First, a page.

When you are already a qualified professional, why the need for an accredited certification is the intellectual stew brewing in most the brimming minds. Some are even audacious to declare that no one gets to tell them ‘what they already know’.
You have probably heard it, and I for sure can testify about the lament of a senior manager in the construction industry who managed some awe-inspiring structural creations to his credit as the chief architect “can you believe the boss pushing me to get the PMP certified?”, whilst I was a bystander in that conversation then [2 years before]. Today, employed in the education space, I marvel about that man’s predicament and feel miserable in not empathizing with his plight. The opposite of love is not to hate. It's apathy. Sometimes, we veer off that direction showing total lack of concern or conventional wisdom. If a civil engineer feels the pressing need for a professional certification, try imagining the IT professionals. In all fairness, accreditation makes you suave, savvy and surges your career.
Surely and certainly, PMP® does equip you with the knowledge considered essential and emboldens with a positive spirit to take the ‘corporate bull by its horn’.
Project Management certification courses provide you the best platform to highlight your expertise and place your profile in the spotlight.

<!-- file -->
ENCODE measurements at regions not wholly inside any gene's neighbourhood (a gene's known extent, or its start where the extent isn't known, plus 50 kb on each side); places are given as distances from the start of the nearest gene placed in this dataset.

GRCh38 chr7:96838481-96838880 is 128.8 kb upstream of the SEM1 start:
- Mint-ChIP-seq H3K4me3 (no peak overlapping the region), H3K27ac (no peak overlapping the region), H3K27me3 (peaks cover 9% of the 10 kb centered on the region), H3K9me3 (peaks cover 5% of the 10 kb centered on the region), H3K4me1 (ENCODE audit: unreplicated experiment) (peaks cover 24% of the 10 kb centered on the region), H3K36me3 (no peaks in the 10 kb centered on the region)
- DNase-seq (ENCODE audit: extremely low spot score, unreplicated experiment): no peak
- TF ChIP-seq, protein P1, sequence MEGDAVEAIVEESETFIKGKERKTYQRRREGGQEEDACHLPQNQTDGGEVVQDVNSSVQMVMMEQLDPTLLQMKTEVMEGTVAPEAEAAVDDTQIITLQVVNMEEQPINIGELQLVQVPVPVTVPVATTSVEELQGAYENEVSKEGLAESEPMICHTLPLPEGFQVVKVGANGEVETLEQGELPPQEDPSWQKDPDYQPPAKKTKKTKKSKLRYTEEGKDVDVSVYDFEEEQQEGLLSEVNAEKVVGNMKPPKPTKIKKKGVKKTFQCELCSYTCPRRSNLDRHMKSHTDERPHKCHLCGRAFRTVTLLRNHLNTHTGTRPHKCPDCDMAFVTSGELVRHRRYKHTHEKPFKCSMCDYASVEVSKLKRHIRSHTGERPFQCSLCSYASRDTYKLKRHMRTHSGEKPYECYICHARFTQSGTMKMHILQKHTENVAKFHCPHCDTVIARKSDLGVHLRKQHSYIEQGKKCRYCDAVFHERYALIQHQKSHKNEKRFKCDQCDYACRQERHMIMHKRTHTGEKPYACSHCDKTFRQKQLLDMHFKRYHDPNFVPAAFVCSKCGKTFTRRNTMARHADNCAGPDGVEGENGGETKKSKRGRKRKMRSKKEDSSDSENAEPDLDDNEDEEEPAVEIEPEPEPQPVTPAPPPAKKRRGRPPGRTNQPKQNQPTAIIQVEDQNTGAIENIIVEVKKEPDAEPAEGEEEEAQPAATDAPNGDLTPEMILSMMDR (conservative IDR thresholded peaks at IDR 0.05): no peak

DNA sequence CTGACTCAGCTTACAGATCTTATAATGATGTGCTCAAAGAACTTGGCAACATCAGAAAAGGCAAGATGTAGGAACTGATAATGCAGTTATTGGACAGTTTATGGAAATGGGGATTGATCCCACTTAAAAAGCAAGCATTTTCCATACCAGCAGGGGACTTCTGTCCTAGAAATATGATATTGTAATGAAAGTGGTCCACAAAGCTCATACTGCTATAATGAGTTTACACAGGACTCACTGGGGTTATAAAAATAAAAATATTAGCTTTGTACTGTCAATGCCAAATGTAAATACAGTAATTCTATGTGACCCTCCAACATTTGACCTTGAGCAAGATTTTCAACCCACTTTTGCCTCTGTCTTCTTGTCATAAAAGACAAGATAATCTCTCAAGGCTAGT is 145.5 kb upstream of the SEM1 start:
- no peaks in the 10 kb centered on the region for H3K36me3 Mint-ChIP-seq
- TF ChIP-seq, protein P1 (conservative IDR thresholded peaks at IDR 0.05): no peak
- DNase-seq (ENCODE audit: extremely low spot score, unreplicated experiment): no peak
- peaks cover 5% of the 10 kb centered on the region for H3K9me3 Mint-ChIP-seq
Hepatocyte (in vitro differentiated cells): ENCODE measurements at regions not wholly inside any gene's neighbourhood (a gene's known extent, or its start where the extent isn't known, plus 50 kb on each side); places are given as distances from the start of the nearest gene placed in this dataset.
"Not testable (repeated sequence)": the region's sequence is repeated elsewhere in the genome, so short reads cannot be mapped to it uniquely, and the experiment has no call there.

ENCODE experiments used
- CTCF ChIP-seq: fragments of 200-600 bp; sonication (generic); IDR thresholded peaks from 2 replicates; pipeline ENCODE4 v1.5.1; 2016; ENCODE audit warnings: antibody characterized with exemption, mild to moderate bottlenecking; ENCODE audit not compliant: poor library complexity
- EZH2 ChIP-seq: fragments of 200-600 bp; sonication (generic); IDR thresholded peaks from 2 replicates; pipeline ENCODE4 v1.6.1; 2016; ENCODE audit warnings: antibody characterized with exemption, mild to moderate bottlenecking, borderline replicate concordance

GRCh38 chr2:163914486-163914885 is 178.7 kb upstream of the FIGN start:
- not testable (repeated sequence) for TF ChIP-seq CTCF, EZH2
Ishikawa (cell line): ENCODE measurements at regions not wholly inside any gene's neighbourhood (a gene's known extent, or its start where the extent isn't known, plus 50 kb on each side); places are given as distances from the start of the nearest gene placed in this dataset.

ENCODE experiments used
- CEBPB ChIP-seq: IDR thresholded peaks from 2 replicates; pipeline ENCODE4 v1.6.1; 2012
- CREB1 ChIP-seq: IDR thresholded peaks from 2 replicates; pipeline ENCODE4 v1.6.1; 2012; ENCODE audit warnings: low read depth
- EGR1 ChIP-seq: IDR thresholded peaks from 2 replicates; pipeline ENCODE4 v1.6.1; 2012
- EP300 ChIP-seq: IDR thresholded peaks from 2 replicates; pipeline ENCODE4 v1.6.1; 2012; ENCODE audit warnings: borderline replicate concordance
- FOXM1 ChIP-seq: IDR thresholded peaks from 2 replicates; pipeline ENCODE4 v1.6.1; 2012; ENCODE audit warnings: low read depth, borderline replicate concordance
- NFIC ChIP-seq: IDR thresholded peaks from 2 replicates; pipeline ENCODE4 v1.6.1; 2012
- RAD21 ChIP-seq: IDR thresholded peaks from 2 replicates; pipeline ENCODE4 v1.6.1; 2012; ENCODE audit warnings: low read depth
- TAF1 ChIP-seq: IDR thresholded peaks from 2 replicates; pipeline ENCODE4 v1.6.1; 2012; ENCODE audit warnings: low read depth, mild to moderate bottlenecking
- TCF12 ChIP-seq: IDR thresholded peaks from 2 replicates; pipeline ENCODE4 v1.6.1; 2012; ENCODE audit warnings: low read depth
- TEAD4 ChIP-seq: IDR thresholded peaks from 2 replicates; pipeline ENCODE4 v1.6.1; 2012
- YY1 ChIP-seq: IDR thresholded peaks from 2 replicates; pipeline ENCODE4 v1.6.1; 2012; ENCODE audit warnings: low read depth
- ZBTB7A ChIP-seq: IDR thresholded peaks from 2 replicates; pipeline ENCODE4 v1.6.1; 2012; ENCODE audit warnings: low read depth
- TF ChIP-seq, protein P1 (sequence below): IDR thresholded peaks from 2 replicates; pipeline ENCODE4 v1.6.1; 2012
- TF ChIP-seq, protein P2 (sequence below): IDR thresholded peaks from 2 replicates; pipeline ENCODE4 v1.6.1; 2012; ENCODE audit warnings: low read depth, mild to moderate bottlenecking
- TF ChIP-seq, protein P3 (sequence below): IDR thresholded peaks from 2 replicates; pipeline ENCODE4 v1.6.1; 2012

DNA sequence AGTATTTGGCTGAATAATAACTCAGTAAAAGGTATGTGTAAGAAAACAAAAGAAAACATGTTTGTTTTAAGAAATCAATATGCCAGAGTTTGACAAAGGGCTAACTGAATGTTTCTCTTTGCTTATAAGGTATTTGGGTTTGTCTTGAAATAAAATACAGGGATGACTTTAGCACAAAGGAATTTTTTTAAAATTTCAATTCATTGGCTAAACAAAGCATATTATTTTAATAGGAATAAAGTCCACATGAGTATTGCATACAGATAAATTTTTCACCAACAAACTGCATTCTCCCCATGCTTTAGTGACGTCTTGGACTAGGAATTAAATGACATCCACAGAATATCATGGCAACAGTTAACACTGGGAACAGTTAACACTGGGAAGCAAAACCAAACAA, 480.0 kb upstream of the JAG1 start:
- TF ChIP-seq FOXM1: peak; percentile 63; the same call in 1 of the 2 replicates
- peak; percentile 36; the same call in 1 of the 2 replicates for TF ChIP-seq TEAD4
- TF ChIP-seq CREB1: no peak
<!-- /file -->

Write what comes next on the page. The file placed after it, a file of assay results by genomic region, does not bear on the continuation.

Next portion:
Market sentiments reek stronger of the smell that emanates with headlines like *Certified PMPs earn 25% more*.
This message has a ripple effect and resonates all over the valley.
Today project management certified professionals are expected to manage projects of all types. And of course, any methodologies. In fact, PMP certification per se is domain agnostic.
The Egypt Pyramid is a classic example of an excellent project management in the days of Pharaoh when none of the modern tools were available, yet that project is a testament to phenomenal project management.
Presently, the industry with technological advancements and tools and techniques have multiplied in number, and still, there are struggles and hurdles faced managing a project. This article doesn't highlight the pain point in project management, rather it underscores the expertise required for a project manager to manage different projects - which is the minimum expectation.
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